Dover Air Force Base runway gets recycled

Crushed concrete from the Dover Air Force Base runway renovation project sits in separated piles on Perimeter Road by Del. 1 last week. (Submitted photo by U.S. Air Force)

Crushed concrete from the Dover Air Force Base runway renovation project sits in separated piles on Perimeter Road by Del. 1 last week. (Submitted photo by U.S. Air Force)

DOVER — Heading north or south on Del. 1, there’s no missing the mountain of rubble at the southwest end of Dover Air Force Base.

The 30-foot-high mass is concrete removed as existing runway 01-19 is demolished in the opening phase of a $98.3 million repair project.

Since early March, the main base runway steadily has been demolished by a large jackhammer attached to an excavator, with a huge weight dropped to the concrete to crack the surface. The rubble is then trucked away to be further pulverized.

When the excavator removes the concrete, the rubble is loaded onto trucks that transport the material to the pile about a quarter mile away.

Contractor Versar Inc. uses a concrete crusher that creates an aggregate product that can be put into various foundations, concrete and asphalt mixes, DAFB officials said.

Pieces of concrete from the runway renovation project are crushed and separated by construction crews on Thursday at Dover Air Force Base. The separated pieces of concrete and rock are piled up near the southwest area of Perimeter Road and are visible to passing motorist on Del. 1. (Submitted photo by U.S. Air Force)

Pieces of concrete from the runway renovation project are crushed and separated by construction crews on Thursday at Dover Air Force Base. The separated pieces of concrete and rock are piled up near the southwest area of Perimeter Road and are visible to passing motorist on Del. 1. (Submitted photo by U.S. Air Force)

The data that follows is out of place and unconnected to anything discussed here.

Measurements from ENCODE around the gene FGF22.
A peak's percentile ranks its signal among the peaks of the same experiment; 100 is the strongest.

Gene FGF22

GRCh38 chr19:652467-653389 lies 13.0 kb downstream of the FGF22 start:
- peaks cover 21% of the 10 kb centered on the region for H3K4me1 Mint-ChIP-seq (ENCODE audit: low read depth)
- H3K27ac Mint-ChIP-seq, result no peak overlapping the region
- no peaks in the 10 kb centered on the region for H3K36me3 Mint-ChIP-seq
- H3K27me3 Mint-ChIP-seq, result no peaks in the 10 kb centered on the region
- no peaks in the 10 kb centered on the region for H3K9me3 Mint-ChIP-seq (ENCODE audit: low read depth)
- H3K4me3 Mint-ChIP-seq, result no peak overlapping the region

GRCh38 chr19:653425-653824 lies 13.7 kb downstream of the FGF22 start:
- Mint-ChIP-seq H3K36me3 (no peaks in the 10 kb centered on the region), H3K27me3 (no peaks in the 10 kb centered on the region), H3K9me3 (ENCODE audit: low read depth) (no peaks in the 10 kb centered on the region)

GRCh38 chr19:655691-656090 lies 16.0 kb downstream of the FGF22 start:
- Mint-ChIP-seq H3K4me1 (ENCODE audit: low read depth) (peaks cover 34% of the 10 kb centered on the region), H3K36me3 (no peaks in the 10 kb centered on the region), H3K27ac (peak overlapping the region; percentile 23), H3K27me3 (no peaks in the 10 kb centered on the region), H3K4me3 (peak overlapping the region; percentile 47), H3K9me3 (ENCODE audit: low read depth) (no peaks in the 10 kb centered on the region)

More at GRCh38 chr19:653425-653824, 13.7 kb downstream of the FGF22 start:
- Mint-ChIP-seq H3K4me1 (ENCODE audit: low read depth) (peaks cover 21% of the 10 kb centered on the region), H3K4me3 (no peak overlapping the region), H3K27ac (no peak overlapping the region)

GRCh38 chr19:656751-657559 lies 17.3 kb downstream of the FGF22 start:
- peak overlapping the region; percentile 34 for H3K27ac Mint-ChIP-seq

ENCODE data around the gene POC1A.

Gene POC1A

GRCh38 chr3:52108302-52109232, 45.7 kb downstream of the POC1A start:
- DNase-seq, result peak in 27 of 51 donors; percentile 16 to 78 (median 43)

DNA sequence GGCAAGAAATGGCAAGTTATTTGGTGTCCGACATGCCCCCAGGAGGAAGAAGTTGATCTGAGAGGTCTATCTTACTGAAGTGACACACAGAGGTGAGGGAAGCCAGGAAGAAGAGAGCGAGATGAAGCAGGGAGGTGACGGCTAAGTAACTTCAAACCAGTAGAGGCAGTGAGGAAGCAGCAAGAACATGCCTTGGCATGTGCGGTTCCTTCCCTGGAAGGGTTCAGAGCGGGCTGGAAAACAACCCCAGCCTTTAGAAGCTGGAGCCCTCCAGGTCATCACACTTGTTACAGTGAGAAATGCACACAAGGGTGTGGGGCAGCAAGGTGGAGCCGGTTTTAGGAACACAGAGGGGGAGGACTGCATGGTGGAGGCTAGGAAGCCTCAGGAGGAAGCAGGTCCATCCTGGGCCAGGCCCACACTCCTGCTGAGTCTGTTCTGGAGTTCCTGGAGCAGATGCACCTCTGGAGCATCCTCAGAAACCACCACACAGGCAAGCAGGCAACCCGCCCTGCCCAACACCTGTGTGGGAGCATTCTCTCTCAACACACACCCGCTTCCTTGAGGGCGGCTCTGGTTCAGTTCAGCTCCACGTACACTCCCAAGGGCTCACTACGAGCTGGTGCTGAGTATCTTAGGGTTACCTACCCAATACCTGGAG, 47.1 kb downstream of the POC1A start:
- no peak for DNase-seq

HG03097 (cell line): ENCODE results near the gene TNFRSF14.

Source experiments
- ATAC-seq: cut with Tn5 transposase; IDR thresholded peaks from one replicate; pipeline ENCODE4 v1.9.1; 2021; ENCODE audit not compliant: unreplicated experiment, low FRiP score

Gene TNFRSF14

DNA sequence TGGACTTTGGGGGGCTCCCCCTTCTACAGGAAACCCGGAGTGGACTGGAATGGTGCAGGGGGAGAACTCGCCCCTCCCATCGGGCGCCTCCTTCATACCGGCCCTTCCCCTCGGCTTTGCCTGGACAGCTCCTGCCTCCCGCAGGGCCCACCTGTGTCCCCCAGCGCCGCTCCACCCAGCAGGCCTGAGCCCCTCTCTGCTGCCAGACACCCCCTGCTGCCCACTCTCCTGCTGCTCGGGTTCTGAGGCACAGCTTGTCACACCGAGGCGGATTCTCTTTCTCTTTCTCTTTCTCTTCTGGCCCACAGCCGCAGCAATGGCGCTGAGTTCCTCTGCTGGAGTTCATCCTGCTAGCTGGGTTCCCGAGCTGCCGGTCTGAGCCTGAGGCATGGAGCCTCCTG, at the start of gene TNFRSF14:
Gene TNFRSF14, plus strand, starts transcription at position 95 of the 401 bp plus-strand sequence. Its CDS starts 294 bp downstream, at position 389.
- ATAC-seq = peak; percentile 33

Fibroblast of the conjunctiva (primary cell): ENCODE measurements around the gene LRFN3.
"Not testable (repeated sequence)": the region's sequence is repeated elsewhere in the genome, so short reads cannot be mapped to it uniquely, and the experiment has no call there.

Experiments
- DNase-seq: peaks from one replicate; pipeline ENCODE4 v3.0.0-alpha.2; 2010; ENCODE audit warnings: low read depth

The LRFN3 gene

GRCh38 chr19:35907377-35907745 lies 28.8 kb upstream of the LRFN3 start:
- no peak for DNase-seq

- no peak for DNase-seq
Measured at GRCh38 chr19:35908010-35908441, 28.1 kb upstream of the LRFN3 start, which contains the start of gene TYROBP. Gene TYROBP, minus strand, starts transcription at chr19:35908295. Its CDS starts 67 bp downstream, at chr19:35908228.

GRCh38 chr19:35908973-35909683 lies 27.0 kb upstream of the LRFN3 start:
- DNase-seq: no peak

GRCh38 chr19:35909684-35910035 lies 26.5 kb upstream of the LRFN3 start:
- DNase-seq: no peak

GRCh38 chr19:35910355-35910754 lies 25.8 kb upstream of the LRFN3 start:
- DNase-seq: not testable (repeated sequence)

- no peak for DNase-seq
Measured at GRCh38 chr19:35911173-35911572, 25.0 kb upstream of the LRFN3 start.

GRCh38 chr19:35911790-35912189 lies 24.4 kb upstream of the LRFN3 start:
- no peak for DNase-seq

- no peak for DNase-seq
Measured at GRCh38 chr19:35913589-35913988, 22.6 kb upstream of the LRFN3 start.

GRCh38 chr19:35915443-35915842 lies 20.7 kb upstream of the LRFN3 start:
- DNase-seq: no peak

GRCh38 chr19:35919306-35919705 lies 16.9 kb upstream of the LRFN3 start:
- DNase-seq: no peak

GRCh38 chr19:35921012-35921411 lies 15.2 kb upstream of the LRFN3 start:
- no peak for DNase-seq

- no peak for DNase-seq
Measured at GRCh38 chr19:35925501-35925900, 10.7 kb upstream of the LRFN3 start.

“We’re all for recycling; I’m guessing there’s a market for (the crushed material),” DAFB Engineering Flight Chief for the 436th Civil Engineer Squadron John Sclesky said Thursday.

The recycling is conducted in the runway shoulders and overrun area, Mr. Sclesky said, and causes no safety problems for ongoing operations. Concrete demolition will occur in each phase of the project, expected to be completed in June 2016.

The large rubble pile has drawn attention inside and outside the base, Mr. Sclesky said.

“I think there’s a lot of curiosity when such a massive amount of concrete is so visible,” he said. “We don’t hear anything from the public, but those questions would go to (DAFB’s) public affairs office.

“Local people on the base see it and go, ‘Wow, this really is quite a project’ and then the questions start coming.

There’s clearly some excitement about it now that it is underway and they can actually see results from it.

“I tell them that the project is going fine …”

Since Feb. 2, north-south runway 01-19 has been closed for renovation. The runway is 200 feet wide and 9,600 feet long.

The base’s other runway, 14-32, is still fully operational.

The current phase will run until December, Mr. Sclesky said. The overall project is designed to replace the aging runway — in service since the 1940s — that’s been showing significant stress since 2005.

Regular patch work to address cracking and potting issues was deemed too costly and time-consuming, Air Force officials said. So that prompted the complete rebuild.

The second phase of the project will shorten the operational runway 14-32 from 12,900 to 6,000 feet for approaches from June to December. At that time, most of most of Dover’s C-5 operations will move to Joint Base McGuire-Dix in Lakehurst, New Jersey.

C-17s still can use Dover’s shorter runway with proper load capacity that is not maxed out, officials said.

A C-17A Globemaster III takes off on runway 14-32 near mid-field as contractors remove asphalt from runway 01-19 in early March at Dover Air Force Base. The length of runway 14-32 will be cut from 12,900 feet to 6,000 feet. (Submitted photo by U.S. Air Force)

A C-17A Globemaster III takes off on runway 14-32 near mid-field as contractors remove asphalt from runway 01-19 in early March at Dover Air Force Base. The length of runway 14-32 will be cut from 12,900 feet to 6,000 feet. (Submitted photo by U.S. Air Force)

Reach staff writer Craig Anderson at canderson@newszap.com

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